snoDB

About


snoDB is a database of human snoRNA containing data from other established databases , results from the literature and experimental data generated by the scott lab research group.


All data in snoDB can be viewed and queried in an interactive table with links to every individual snoRNA entry for a more focused overview of specific snoRNA.


For a detailed explanation on how to use the database and its numerous features, please see the tutorial.



Clicking on the logo will always bring you back to snoDB's main page.


Table


The table shows an overview of the total available data.


When more data than can fit the screen is made to appear in the table, holding SHIFT while rolling the mouse wheel (with the cursor hovering over the table) allows for horizontal scrolling.


Clicking on the Show Column Options button unveils buttons that toggle the visibility of individual columns or of groups of columns:


Genomic Location

Contains data on where snoRNA are located in the genome including Chromosomes, Start and End positions, and Strand.


External IDs

Links to snoRNA entry in external databases from where data were gathered.


Conservation

Conservation data were taken from snoRNA Atlas.

Othologues link to snoRNA entries in snOPY and/or Ensembl when available.


Host Gene

snoRNA host genes correspond to genes with intronic sequences overlapping that of a snoRNA.

This group toggles the following columns: host name synonyms, host biotypes, start and end positions, and strand.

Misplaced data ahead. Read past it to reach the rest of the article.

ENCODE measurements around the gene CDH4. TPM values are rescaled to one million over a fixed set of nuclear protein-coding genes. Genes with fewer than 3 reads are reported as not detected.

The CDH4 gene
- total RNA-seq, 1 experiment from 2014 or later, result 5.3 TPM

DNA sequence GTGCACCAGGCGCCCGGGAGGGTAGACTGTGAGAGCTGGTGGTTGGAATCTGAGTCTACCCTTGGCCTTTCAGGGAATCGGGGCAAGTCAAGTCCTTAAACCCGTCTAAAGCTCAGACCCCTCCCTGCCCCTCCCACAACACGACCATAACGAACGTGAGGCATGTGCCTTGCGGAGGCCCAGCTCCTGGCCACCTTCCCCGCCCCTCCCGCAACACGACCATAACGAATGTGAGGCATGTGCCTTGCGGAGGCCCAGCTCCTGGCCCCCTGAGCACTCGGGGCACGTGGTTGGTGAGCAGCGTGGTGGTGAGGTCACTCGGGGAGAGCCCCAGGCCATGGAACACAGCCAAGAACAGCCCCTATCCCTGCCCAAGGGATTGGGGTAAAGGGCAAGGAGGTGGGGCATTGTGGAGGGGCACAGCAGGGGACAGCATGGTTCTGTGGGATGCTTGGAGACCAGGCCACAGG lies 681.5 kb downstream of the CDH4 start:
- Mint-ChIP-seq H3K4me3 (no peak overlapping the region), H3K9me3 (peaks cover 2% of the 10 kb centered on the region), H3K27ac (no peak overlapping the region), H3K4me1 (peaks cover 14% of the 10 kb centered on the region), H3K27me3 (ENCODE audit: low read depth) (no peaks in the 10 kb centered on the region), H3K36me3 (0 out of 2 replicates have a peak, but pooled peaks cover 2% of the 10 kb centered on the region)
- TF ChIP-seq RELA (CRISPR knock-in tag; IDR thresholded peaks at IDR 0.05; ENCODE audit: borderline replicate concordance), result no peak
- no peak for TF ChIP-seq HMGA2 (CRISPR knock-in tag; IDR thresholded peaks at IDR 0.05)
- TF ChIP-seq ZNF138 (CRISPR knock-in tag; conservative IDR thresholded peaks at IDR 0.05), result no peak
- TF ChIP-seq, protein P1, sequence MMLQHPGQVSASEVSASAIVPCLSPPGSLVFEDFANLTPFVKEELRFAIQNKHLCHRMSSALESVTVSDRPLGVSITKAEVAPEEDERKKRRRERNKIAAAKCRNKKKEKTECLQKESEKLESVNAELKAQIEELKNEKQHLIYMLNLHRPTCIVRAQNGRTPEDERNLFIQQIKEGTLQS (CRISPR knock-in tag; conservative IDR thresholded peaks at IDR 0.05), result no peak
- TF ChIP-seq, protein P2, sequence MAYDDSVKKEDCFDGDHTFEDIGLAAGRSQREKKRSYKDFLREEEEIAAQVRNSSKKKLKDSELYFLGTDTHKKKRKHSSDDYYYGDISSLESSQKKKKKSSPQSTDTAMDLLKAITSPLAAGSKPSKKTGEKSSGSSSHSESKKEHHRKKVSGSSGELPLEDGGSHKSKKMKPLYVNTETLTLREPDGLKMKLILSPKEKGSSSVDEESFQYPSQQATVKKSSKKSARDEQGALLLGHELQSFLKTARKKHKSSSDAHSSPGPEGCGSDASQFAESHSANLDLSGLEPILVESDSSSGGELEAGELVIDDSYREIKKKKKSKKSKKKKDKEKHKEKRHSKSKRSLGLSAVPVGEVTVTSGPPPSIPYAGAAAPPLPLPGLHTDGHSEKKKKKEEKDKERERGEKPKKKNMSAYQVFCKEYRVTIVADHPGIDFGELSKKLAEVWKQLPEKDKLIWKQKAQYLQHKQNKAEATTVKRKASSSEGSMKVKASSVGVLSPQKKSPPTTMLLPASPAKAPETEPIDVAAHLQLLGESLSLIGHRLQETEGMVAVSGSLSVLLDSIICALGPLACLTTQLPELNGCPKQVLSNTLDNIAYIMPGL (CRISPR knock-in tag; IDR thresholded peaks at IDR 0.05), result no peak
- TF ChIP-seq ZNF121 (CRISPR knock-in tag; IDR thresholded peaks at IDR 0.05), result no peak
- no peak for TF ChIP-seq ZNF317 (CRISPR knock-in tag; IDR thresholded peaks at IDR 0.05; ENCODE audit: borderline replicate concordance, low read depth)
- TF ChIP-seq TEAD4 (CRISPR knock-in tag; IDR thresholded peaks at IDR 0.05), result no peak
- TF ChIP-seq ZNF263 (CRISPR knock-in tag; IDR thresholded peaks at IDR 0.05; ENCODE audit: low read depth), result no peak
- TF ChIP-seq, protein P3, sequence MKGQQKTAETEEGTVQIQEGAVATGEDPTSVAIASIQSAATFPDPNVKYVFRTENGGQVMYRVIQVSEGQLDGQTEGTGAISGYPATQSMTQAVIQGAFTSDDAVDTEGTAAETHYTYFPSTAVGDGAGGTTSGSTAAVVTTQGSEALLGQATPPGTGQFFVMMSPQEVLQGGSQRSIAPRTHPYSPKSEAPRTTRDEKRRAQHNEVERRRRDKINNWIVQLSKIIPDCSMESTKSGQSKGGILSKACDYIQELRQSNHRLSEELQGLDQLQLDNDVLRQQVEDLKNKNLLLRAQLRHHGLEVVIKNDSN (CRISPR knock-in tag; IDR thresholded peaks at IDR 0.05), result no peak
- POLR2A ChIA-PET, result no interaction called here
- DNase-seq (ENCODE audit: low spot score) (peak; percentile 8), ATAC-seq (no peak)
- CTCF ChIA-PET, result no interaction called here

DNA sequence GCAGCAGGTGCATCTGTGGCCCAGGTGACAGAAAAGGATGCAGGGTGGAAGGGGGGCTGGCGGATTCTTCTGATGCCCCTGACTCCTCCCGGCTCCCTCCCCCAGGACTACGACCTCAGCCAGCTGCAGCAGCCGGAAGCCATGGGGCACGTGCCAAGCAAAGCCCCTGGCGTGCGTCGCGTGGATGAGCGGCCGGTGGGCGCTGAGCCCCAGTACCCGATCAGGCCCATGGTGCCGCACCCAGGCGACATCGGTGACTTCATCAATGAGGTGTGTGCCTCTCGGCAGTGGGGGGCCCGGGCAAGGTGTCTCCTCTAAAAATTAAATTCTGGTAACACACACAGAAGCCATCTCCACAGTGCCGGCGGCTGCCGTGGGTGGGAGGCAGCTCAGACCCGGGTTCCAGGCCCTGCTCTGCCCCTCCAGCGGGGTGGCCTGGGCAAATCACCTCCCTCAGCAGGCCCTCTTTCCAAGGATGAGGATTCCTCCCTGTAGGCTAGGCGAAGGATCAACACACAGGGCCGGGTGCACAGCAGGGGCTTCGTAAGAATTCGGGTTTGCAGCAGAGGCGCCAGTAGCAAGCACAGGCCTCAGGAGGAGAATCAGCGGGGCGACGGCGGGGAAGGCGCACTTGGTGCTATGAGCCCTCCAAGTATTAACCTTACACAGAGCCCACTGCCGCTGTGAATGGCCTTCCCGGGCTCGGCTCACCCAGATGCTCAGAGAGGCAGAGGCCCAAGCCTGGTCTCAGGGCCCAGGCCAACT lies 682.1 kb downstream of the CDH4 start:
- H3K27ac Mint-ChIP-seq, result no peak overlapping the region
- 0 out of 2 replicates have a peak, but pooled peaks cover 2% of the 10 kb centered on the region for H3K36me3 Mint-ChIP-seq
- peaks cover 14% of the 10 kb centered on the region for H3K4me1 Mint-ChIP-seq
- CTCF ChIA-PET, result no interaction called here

The Host symbol and synonyms columns can be simultaneously queried using the appropriate search box at the bottom of the table.


Targets

Most targets listed in these columns are predictions which have yet to be experimentally validated.

Targets are listed by biotype and all the columns can be searched using the Target search engine that can be made to appear at the bottom of the table

Ribosomal RNA or rRNA targets are listed as follow:


"ribosome subunit(28S, 18S or 5.8S)"_"Base modified(A, U, C or G)""position modified in the ribosome".

example: 28S_C1327


snoRNA and Host Expression

These two buttons individually toggle cell lines or tissues in which gene profiling was performed using TGIRT-Seq.

Expression data is in transcripts per million (TPM).

Expression data can be visualized in heatmaps using snoTHAW.


Lone columns

Lone columns belong to none of the aforementioned groups.

These include snoRNA: symbols, synonyms, length, DNA sequence, RNA sequence, and ID.

The ID column exists only to give a unique identifier to each snoRNA entry.